What’s cool today is:
Later I’m going to the Science Museum with Megan to see a special cut of a new Smithsonian Channel documentary about the Apollo program called APOLLO’S MOON SHOT. It’s being shown on the museum’s IMAX screen (which is I believe the fifth largest in the country), and is being introduced by a veteran pioneer of aviation who also happens to be a lady, and it’s being soundtracked by some sort of psychadelic guitars-and-saxophones-and-effects-pedals outfit called Teeth of the Sea.
The poster is really cool:
Somewhat related to this (in the sense that one almost trips over references to the first moon landing at the moment as we near the fiftieth anniversary of that immense event) is a cool set of pictures curated by The Atlantic of when NASA tried to make a dusty corner of Arizona look and feel like the moon to test their equipment.
On the one hand it’s a bit ugly in the way they just blew up vast chunks of desert to replicate the moon’s craters. On the other hand it’s astronauts in the desert wearing denim jeans and spacesuits, driving lunar rovers. It’s wild.
It ends on a link to the location in Google Maps which stills shows signs of those man-made craters and is a particularly dangerous click if, like me, you often find yourself Streetviewing your way around desolate stretches of highway and sparsely-populated towns in the Arizona desert.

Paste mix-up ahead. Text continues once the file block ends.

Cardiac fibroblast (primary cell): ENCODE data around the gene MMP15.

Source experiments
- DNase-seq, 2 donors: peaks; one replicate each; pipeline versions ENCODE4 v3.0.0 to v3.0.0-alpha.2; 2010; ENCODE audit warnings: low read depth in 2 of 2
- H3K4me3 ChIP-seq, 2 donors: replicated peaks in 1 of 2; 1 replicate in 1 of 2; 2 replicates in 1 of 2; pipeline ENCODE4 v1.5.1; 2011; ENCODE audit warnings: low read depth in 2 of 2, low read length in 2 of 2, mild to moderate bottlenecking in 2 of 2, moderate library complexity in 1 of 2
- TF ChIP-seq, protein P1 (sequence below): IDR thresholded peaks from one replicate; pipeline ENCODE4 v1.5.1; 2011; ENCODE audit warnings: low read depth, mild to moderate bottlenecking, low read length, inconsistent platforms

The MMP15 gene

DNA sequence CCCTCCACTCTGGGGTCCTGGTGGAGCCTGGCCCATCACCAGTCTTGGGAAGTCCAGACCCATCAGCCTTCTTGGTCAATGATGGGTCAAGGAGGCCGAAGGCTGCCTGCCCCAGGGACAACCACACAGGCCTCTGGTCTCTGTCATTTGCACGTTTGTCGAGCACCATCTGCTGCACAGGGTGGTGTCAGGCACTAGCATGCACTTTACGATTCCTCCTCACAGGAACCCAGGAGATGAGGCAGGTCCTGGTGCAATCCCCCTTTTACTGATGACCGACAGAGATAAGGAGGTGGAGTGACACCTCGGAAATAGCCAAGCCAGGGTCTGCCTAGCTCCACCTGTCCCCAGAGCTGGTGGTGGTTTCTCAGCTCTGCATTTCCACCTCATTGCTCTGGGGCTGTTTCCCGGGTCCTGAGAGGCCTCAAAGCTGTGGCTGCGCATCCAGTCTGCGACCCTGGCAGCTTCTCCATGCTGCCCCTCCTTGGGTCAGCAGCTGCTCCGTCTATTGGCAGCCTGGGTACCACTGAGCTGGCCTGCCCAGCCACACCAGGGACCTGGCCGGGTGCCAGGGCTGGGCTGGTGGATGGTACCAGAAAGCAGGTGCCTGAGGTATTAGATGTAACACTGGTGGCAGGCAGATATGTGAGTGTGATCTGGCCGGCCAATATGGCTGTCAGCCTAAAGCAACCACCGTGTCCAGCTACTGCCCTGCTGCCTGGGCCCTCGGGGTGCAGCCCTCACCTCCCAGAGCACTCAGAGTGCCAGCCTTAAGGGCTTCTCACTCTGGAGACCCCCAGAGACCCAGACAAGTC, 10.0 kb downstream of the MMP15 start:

What’s also cool is this guy’s write-up of using a particular piece of journalistic technology called the TRS-80 which was a kind of electronic typewriter-cum-modem which allowed hacks to file copy from the road using acoustic telephone handset couplers.
It has a very specific aesthetic and I kind of love it:
I particularly enjoyed reading this piece because, as Wayne says in his introduction, “I didn’t write this for clicks, or popularity, or recognition. I wrote it for my own edification,” and that’s an attitude I can absolutely get behind when it comes to detailed, passionate, indulgent, readable recollections and memoirs. I loved it.
I stumbled on Wayne’s TRS-80 story in the Hacker News comments on another more mainstream story in which someone describes using a 30-year-old computer to write a column for The Atlantic.
And finally, in a very and finally sort of way, a mis-Googling of ‘TRS-80’ for ‘TR 80’ turned up results showing cute Asian girls holding a digital camera which looks more like a pocket make-up mirror and led me to the product page for the Casio TR 80 which confirms that it is indeed a digital camera from a few years ago which offers, among other more standard features, the following:
- Pimple and Mark Removed
- Lip Effects
- Cheek Effects
- Nose Sculpting
- Eye Translucency Processing
Fortunately (and somewhat inevitably) Sam Byford covered this genre of gadget for The Verge a few years ago: How Casio is selling $900 selfie cameras in China.
The development of this type of gadget led to the creation of this, which is just so damn cool and I kind of want one: